Ready to Try It Yourself? Here Are Three Recipes to Get You Started

You don’t need to spend a lot of money to treat a skin infection naturally. In fact, you can make an herbal antibacterial wash, wound powder, and herbal oil for skin infections right in your kitchen. The recipes featured below are courtesy of Stephen Harrod Buhner’s excellent book Herbal Antibiotics: Natural Alternatives for Treating Drug-Resistant Bacteria.

If you’ve never made your own herbal oil before, don’t worry. These recipes are easy to follow, and you can find supplies at a number of online retailers. Look for a vendor that sells organic herbs.

General Antibacterial Wash

Combine the herbs with water. Cover, bring to a boil, and simmer uncovered for 30 minutes. Let cool and strain. Rinse the affected skin liberally with the decoction four times daily.

Wound Powder

Powder all herbs as finely as possible. (Stephen recommends using a high-powered blender or food processor to get a semi-small grind and then transferring the blend to a nut or coffee grinder to make a finer powder.) Strain powder through a sieve. Use as needed. This formula can be sprinkled onto feet or into shoes and socks to treat athlete’s foot. It may also be used on babies for diaper rash.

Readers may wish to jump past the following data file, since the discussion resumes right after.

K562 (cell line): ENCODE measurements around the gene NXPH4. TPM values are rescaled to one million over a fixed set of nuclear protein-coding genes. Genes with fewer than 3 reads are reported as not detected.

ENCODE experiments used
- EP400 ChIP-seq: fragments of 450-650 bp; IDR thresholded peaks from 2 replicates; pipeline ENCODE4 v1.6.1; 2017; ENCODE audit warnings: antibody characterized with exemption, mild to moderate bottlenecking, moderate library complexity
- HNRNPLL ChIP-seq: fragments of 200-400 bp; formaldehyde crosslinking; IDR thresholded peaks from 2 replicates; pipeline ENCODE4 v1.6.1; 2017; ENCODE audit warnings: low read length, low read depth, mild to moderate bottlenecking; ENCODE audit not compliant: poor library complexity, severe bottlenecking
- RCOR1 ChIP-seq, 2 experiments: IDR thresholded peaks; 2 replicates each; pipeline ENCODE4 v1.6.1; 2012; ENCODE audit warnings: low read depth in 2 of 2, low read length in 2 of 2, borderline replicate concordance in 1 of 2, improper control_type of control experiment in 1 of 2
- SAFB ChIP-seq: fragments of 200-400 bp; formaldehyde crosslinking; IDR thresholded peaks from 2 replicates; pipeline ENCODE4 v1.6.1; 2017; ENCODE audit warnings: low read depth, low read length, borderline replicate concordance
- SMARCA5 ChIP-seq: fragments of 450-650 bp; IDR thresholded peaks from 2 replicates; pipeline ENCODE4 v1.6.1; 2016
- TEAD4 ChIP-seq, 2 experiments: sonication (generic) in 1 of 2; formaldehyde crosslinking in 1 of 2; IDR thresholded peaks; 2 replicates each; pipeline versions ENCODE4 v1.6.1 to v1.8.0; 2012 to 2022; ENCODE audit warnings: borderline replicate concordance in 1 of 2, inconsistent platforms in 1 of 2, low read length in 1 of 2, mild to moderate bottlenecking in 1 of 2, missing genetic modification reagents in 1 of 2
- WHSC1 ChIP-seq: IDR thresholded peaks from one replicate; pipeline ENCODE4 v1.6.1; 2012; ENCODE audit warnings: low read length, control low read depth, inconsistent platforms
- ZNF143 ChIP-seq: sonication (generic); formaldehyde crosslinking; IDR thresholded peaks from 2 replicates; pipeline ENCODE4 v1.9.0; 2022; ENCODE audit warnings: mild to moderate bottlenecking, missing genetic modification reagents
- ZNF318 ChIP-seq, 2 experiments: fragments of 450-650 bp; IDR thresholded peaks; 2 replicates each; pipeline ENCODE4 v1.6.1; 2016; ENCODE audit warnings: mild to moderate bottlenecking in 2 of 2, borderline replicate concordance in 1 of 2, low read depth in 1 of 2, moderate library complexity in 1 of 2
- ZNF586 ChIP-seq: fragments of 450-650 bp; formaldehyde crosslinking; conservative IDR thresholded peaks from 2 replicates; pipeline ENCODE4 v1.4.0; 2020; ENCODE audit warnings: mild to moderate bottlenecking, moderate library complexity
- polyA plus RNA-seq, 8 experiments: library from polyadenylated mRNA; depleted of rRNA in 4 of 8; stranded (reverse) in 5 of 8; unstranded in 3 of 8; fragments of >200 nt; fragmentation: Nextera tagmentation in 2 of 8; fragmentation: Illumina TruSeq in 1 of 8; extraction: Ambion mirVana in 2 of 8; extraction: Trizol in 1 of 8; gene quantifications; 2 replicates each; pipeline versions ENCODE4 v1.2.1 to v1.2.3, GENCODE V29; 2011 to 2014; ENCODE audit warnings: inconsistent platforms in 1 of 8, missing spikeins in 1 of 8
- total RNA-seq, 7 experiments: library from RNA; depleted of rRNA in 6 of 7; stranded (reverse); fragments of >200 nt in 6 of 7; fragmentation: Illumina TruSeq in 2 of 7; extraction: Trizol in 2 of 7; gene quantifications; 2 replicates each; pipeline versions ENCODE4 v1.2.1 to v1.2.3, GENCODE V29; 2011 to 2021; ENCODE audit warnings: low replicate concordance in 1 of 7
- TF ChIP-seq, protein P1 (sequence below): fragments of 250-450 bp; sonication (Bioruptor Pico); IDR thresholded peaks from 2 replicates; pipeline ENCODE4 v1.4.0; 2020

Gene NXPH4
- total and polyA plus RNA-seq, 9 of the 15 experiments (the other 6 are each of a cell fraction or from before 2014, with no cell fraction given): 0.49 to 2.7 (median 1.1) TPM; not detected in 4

Herbal Oil for Skin Infections

Grind herbs as finely as possible with a high-powered blender or coffee grinder. Place ground herbs in a small, ovenproof glass dish or ceramic pot than can be covered; do not use a metal pot. Pour in enough olive oil to saturate the herbs, stir well, and then add extra oil to cover the herbs by one quarter inch. Heat the mixture, with the lid on, overnight in the oven for eight hours at a low temperature, between 150 and 200 degrees Fahrenheit. Let the mixture cool and then press the mixture through a cloth to extract the oil. Store the oil in a sealed glass container out of the sun.